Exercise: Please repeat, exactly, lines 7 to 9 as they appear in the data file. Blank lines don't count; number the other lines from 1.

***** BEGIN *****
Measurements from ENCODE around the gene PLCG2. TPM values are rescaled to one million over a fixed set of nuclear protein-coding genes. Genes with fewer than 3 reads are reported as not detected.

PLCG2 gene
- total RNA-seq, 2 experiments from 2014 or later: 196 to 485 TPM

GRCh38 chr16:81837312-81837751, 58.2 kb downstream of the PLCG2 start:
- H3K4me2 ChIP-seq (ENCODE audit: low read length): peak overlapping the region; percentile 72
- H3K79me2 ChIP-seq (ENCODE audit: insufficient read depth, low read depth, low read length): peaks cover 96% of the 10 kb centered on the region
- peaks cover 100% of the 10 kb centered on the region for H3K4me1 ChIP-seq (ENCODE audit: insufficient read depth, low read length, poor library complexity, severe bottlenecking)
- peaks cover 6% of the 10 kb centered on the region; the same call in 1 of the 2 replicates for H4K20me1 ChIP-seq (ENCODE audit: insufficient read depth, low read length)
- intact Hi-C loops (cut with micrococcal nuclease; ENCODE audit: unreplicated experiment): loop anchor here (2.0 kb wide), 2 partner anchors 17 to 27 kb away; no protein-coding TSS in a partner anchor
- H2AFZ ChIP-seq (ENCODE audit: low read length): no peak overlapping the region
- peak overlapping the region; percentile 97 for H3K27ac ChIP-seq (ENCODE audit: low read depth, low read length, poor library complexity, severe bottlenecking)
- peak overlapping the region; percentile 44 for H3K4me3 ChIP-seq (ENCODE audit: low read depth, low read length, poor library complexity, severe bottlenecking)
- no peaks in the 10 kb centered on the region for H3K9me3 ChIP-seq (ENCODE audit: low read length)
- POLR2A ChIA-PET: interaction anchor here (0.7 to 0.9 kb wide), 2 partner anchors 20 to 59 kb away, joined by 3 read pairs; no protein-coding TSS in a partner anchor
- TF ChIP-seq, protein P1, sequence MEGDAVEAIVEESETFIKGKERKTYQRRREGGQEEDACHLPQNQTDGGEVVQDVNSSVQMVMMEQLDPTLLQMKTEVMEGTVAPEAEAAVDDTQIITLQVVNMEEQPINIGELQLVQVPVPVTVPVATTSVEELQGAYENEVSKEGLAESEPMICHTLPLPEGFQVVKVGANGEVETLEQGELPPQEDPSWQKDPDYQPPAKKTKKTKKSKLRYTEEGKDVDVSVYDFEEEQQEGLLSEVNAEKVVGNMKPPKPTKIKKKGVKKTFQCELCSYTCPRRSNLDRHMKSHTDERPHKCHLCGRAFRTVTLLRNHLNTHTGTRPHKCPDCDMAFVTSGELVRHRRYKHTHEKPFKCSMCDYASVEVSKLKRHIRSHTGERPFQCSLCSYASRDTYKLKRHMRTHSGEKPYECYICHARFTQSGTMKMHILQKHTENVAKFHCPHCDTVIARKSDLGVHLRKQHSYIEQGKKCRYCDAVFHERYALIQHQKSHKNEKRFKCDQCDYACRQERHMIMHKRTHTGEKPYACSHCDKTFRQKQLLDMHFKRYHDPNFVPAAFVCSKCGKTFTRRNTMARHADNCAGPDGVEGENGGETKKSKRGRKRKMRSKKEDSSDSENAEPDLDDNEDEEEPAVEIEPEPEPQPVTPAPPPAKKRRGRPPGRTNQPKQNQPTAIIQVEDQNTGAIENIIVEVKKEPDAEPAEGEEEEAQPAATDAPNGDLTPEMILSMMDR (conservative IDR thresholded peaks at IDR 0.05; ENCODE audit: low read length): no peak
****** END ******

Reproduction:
- peaks cover 100% of the 10 kb centered on the region for H3K4me1 ChIP-seq (ENCODE audit: insufficient read depth, low read length, poor library complexity, severe bottlenecking)
- peaks cover 6% of the 10 kb centered on the region; the same call in 1 of the 2 replicates for H4K20me1 ChIP-seq (ENCODE audit: insufficient read depth, low read length)
- intact Hi-C loops (cut with micrococcal nuclease; ENCODE audit: unreplicated experiment): loop anchor here (2.0 kb wide), 2 partner anchors 17 to 27 kb away; no protein-coding TSS in a partner anchor